Update on Khan Scandal
We know that the Pakistani government has complained that the Bush administration blew the cover of Muhammad Naeem Noor Khan. Not only are the Pakistanis annoyed by the blown cover , they are also furious about the cavalier way the FBI used a fiction about a plot against the life of Pakistan’s ambassador in the US to entrap two merchants into what they thought was a money-making scheme that involved providing weapons to terrorists.
Responding to volley of questions about the issue at the weekly press briefing, the Foreign Office Spokesman Masood Khan said, “ At one level this is a bizarre story; at another quite dangerous.”
The standard line about the Pakistanis in Washington is that the Pakistani government is riddled with sympathizers of the Taliban and maybe al-Qaeda and is unreliable. But from Islamabad’s point of view, during the past two weeks the Bush administration has behaved like wild men, spreading around the idea of killing the Pakistani ambassador and blowing the cover of a major intelligence asset inside al-Qaeda.
Charlie Savage and Brian Bender of the Boston Globe provide more details about the unfolding story of the Bush administration outing of the double agent Muhammad Naeem Noor Khan. Khan had been an al-Qaeda communications operative until arrested July 13 and turned by Pakistani military intelligence. His name appears to have been revealed by a Bush administration official to the New York Times on Sunday, August 1 in connection with the raising of the terror alert levels in Washington and New York by Homeland Security secretary Tom Ridge.
The authors point out that in her interview with Wolf Blitzer on the past Sunday, National Security Adviser Condaleeza Rice denied that the Bush administration had publicly identified Khan. So Wolf Blitzer said, “He was disclosed in Washington on background.” Then Condi replied, “On background. And the problem is that when you’re trying to strike a balance between giving enough information to the public so they know that you’re dealing with a specific, credible, different kind of threat than you’ve dealt with in the past, you’re always weighing that against operational considerations. We’ve tried to strike a balance.”
The authors note,
‘ Later in the show, Blitzer said this exchange meant Rice had confirmed that the administration released Khan’s name to a reporter on background — an interpretation repeated in later news accounts. But Sean McCormack, a National Security Council spokesman, said yesterday that Rice did not say the leak came from American officials. “She was in the middle of making a point and he interrupted her, and she reflexively repeated ‘on background,’ but she was not confirming it and went on to complete her thought,” McCormack said.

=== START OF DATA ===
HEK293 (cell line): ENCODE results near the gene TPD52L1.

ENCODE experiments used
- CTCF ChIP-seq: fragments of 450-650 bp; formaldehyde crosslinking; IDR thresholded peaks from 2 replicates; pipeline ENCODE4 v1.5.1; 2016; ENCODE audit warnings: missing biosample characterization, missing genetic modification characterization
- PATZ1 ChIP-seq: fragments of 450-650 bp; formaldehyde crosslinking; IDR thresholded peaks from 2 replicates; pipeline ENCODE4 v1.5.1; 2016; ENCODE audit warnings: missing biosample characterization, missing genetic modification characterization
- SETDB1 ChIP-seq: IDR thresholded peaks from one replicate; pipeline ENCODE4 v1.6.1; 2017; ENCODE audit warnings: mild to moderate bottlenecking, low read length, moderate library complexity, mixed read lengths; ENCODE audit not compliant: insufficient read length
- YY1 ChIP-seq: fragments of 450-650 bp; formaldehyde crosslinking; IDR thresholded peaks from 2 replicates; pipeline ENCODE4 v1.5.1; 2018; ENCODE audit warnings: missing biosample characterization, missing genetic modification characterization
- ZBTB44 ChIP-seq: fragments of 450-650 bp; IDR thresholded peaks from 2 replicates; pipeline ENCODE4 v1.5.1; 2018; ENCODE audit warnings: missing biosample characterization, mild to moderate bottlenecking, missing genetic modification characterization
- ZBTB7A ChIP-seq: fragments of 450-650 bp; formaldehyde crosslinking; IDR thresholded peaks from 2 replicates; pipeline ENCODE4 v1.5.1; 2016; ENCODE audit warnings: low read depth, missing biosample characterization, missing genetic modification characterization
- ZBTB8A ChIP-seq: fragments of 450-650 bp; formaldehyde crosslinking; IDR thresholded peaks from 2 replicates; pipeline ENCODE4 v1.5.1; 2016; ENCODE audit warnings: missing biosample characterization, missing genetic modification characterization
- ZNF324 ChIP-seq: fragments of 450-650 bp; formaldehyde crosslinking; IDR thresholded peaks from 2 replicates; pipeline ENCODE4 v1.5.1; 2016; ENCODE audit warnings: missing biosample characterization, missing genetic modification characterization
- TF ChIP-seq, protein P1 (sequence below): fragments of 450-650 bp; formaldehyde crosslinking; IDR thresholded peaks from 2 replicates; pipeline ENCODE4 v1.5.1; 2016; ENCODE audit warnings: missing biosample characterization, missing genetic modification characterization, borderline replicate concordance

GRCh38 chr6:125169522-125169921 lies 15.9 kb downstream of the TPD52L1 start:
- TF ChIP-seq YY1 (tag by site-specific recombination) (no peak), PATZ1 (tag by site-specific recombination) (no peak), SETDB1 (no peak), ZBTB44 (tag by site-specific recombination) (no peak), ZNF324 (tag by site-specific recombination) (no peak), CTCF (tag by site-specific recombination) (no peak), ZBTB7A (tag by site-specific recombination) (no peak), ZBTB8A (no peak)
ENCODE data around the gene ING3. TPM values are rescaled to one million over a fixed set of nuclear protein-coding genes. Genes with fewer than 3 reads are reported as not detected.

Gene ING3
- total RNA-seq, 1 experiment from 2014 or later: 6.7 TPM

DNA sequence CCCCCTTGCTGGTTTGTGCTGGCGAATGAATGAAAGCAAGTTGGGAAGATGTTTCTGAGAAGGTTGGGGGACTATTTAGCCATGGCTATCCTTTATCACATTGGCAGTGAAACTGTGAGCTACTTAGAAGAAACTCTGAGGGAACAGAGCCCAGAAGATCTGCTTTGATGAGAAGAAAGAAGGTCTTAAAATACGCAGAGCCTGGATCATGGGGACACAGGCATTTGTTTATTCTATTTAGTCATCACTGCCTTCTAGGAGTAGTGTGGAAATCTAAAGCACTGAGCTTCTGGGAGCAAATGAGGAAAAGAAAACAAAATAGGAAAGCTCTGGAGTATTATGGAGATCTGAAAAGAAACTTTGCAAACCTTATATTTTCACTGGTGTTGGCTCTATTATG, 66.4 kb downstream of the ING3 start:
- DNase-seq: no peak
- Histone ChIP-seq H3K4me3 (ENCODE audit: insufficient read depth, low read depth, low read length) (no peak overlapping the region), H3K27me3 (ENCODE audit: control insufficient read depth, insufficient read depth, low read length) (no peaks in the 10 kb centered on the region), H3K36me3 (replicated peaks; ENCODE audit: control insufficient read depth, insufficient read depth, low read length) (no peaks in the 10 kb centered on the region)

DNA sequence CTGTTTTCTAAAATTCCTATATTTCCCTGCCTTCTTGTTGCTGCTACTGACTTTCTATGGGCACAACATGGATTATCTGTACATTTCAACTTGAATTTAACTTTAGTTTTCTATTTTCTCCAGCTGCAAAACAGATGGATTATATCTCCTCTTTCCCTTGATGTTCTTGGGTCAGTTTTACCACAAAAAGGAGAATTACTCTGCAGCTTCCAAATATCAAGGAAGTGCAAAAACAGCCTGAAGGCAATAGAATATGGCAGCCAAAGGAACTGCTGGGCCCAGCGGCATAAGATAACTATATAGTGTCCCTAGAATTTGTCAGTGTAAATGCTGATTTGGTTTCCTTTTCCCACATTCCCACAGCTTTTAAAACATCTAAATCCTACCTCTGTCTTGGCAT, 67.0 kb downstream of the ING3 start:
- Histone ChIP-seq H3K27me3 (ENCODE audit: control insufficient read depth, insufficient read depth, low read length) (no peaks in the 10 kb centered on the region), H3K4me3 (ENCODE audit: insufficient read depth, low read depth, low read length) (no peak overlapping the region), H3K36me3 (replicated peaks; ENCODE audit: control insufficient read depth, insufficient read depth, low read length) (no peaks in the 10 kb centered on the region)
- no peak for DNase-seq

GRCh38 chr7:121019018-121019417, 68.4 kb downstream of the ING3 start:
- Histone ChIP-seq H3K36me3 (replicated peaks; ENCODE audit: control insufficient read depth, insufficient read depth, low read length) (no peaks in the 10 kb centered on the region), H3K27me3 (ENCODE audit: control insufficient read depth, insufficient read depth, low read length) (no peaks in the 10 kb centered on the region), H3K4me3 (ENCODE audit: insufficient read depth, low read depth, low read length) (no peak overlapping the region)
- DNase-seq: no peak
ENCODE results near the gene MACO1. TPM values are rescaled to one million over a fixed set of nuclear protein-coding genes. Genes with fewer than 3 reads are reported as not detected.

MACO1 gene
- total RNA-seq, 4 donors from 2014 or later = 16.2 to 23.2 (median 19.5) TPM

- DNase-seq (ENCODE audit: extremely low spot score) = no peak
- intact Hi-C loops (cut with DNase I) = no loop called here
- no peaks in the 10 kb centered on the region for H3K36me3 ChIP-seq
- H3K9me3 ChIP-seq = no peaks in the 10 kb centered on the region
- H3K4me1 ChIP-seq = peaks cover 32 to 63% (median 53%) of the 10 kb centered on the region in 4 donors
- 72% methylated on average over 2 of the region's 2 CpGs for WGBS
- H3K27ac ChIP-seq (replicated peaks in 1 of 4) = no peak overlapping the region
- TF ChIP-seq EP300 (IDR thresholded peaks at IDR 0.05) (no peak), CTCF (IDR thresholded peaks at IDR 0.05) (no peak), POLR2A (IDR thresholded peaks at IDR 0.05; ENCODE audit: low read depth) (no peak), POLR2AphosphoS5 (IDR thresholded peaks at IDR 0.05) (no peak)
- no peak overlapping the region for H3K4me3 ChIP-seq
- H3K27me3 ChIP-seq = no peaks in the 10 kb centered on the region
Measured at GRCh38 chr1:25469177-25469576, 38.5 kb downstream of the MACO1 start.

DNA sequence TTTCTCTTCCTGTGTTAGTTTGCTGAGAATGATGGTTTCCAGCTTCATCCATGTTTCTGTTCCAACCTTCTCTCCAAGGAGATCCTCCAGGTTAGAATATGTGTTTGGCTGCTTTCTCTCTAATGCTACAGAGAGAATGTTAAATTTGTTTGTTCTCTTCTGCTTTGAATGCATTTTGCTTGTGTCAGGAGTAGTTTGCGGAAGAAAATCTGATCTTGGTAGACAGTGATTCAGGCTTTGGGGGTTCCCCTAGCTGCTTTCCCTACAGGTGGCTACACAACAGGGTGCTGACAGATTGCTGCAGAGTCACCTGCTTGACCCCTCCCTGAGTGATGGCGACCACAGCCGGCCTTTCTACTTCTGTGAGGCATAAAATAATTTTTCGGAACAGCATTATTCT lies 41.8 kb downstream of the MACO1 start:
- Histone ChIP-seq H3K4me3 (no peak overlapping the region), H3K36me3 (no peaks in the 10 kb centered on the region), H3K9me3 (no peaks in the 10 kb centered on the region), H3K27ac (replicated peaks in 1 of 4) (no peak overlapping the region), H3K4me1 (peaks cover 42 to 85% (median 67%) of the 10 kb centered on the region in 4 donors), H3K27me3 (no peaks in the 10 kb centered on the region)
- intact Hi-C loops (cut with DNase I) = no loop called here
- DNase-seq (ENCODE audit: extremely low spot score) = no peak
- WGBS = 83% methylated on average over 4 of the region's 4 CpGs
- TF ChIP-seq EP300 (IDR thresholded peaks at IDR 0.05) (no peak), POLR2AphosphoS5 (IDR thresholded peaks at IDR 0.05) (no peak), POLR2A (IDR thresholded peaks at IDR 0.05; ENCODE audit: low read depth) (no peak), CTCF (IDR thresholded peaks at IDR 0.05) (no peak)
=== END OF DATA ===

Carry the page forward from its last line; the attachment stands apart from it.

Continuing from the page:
Savage and Bender say that
“Senior intelligence officials gave a background briefing to reporters Aug. 1 after Homeland Security Secretary Tom Ridge announced an orange alert for sites in New York, Washington, and Newark. Khan’s name does not appear in the transcript.
That is worth repeating. “Khan’s name does not appear in the transcript.” I had been assuming that the name was given out at the Sunday briefing. But maybe not. Though, if the name was given on background, would they have recorded it in the transcript?
Savage and Bender say that the Boston Globe’s intelligence contact in the government had declined to name Khan on Sunday Aug. 1, saying only that the information came from a suspect recently arrested in Pakistan. This official confirmed after the name came out that he had been talking about Khan.
There does not seem any doubt that the Bush administration has provided enormous numbers of details about al-Qaeda operations to the public since August 1, and that many intelligence professionals and officials in Pakistan, the United Kingdom and even the US are extremely dismayed at this way of proceeding.
‘ . . . several senior intelligence officials, speaking on condition of anonymity, expressed dismay at the level of information that has been revealed to the media — particularly the role that Khan’s arrest has played. “Most of the people I talk to are most shocked by some of the recent details being revealed about Al Qaeda,” said one senior CIA analyst who works on terrorism issues. ‘
I am not sure that the transcript resolves the issue of whether the name of Khan was revealed after the Ridge press conference. It is, however, possible that after the press conference and the background briefing, the reporters began working their Bush administration contacts. The one to whom the Boston Globe spoke was circumspect. The one to whom the New York Times spoke was less so.
Given the evidence from Pakistani complaints (and strong but implicit such evidence via British government complaints), there is not any doubt that the Bush administration blew Khan’s cover and also spread a lot of operational details all over the press that the Pakistanis, the British and even the CIA would have liked to keep secret.
Why did Wolf Blitzer think that Khan’s name had been provided “on background”?
Why did Condi Rice agree with him? Either she knew this was true and agreed, or was ignorant and just parroted back to him his statement. If the latter, which her office asserts, is actually true, then she should be fired immediately. You can’t have public officials who a) don’t know key information and b) purvey misinformation “reflexively” to millions of viewers about important issues.
Was the name given on background but not included in the transcript of the Aug. 1 briefing?
Or did Jehl get the information from a Bush Administration source by telephone later, on background (note: not “deep background,” which whould have cautioned him against using it)?
What was the motive in releasing all this information right after the Democratic Party Convention? Was the revelation of Khan’s name deliberate or a piece of stupidity?